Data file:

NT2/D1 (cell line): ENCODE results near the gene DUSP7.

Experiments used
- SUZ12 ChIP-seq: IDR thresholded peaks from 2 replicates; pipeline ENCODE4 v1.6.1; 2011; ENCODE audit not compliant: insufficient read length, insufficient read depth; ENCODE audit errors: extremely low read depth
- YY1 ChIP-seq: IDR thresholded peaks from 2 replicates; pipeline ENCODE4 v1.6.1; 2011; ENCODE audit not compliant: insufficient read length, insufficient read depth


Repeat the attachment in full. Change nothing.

NT2/D1 (cell line): ENCODE results near the gene DUSP7.

Experiments used
- SUZ12 ChIP-seq: IDR thresholded peaks from 2 replicates; pipeline ENCODE4 v1.6.1; 2011; ENCODE audit not compliant: insufficient read length, insufficient read depth; ENCODE audit errors: extremely low read depth
- YY1 ChIP-seq: IDR thresholded peaks from 2 replicates; pipeline ENCODE4 v1.6.1; 2011; ENCODE audit not compliant: insufficient read length, insufficient read depth